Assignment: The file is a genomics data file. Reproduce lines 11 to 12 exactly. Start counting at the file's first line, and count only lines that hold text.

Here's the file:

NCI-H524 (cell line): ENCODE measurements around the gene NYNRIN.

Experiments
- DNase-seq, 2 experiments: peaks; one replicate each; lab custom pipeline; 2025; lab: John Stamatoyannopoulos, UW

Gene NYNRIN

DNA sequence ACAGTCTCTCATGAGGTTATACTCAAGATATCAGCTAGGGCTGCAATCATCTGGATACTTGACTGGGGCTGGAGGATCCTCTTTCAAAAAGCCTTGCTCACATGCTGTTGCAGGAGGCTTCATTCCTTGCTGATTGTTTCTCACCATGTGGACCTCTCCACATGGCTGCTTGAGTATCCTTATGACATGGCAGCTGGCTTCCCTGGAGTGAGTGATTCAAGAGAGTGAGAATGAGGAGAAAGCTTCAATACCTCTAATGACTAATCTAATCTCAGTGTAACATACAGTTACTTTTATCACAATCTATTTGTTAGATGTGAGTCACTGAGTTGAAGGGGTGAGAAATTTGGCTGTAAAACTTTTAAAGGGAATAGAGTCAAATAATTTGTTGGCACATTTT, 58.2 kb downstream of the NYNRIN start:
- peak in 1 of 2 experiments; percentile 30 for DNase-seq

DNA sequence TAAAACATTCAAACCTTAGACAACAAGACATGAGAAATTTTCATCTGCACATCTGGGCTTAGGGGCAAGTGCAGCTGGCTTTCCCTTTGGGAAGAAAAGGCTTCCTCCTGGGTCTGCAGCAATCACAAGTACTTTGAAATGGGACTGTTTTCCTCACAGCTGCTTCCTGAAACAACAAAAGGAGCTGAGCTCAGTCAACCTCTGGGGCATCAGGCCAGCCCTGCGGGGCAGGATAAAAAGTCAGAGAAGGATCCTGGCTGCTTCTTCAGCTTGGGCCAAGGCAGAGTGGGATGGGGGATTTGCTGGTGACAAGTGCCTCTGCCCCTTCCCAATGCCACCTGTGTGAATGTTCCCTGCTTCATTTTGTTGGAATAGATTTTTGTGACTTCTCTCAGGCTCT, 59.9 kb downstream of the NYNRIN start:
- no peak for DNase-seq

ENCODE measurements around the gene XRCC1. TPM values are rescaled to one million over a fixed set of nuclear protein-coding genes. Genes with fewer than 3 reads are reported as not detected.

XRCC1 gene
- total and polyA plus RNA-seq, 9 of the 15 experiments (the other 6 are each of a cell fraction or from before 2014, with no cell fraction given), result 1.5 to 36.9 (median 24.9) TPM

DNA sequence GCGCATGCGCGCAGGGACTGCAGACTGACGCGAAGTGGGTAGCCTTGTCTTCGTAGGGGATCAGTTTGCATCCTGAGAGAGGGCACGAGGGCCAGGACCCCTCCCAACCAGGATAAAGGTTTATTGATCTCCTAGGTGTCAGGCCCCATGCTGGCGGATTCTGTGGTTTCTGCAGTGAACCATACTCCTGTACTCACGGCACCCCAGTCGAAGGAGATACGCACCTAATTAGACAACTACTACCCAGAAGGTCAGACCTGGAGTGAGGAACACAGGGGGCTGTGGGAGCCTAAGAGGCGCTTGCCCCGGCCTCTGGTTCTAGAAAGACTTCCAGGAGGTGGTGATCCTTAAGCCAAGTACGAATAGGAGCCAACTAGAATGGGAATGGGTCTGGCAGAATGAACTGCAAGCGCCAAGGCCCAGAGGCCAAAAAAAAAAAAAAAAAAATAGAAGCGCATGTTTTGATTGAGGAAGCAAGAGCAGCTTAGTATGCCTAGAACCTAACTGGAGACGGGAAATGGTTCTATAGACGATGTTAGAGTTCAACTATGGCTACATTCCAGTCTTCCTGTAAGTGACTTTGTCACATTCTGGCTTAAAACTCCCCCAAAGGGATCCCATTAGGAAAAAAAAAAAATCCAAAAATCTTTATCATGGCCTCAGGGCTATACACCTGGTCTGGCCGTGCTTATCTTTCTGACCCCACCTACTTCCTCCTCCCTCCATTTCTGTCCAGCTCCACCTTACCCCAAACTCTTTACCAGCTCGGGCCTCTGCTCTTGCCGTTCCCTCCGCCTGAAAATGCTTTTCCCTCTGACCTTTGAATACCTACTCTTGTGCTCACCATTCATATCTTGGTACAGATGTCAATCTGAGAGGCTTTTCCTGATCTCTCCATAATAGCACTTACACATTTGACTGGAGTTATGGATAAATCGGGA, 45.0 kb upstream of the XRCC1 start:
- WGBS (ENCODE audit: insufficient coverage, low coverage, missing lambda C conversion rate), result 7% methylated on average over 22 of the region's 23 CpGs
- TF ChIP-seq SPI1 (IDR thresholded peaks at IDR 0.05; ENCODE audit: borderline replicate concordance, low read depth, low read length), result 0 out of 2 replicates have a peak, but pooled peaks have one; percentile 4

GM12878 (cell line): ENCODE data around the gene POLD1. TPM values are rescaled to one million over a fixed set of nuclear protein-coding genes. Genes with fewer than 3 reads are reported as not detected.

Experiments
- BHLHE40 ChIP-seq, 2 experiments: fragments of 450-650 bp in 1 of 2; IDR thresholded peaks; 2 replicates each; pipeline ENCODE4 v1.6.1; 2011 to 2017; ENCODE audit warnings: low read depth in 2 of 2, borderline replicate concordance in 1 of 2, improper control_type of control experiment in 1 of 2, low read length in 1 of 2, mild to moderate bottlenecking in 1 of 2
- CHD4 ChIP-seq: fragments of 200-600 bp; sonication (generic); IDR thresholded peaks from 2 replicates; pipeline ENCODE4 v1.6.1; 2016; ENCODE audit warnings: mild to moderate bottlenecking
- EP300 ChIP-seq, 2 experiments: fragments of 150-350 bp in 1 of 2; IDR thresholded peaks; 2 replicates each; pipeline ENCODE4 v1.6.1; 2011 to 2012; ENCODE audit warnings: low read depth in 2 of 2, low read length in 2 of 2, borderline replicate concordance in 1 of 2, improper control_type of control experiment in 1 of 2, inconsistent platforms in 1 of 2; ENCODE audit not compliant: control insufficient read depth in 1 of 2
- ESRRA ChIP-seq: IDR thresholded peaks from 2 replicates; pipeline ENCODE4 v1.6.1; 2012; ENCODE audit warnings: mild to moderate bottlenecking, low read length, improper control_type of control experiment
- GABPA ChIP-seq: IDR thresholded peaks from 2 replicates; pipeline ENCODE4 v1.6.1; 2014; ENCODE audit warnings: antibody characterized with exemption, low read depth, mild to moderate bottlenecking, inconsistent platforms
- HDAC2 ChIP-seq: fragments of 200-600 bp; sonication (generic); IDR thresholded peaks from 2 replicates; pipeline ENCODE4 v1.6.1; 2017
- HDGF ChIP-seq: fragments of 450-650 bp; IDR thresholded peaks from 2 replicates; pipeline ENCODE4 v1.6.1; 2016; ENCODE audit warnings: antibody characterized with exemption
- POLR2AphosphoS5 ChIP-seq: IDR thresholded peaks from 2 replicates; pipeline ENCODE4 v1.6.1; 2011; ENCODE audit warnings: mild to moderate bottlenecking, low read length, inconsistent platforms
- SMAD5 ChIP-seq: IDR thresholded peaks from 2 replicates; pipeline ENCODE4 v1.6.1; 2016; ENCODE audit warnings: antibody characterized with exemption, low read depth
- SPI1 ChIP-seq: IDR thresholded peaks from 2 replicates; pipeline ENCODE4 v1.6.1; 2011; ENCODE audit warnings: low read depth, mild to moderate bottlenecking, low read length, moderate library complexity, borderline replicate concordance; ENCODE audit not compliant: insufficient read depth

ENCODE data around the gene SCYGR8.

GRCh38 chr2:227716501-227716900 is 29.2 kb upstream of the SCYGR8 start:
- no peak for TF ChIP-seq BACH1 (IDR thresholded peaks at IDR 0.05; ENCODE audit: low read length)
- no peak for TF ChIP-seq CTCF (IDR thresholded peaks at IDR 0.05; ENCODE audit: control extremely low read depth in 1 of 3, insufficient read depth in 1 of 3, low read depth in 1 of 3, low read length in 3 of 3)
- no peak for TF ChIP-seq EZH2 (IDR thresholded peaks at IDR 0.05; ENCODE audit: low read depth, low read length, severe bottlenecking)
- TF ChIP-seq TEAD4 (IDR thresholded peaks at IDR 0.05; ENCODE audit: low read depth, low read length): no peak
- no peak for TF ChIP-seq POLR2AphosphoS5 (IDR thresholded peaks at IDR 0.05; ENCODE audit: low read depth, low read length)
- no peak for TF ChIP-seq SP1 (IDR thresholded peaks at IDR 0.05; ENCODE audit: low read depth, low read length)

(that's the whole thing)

- total and polyA plus RNA-seq, 9 of the 15 experiments (the other 6 are each of a cell fraction or from before 2014, with no cell fraction given), result 1.5 to 36.9 (median 24.9) TPM

DNA sequence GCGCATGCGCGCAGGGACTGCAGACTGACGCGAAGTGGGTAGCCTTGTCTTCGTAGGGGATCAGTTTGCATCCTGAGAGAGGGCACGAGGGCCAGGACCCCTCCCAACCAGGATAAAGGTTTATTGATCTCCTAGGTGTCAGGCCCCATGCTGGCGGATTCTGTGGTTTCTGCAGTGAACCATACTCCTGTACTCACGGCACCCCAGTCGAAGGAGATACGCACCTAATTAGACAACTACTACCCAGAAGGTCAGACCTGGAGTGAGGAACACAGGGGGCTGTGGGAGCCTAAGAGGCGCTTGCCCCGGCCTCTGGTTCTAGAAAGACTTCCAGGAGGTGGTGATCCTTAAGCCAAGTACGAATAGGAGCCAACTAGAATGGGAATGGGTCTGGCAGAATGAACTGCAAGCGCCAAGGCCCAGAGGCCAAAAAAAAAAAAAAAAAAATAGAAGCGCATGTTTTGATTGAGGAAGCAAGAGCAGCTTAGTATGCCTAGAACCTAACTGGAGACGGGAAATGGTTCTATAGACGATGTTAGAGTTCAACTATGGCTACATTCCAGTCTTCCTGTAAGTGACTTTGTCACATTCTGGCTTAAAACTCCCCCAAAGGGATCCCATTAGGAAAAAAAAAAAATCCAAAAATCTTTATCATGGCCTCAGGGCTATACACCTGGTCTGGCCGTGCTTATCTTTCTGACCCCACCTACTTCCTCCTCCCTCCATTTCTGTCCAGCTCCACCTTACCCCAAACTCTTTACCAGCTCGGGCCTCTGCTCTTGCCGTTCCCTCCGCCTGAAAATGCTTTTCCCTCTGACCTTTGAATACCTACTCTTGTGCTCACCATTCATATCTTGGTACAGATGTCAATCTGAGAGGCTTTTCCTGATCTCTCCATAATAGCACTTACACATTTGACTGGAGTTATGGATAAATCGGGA, 45.0 kb upstream of the XRCC1 start: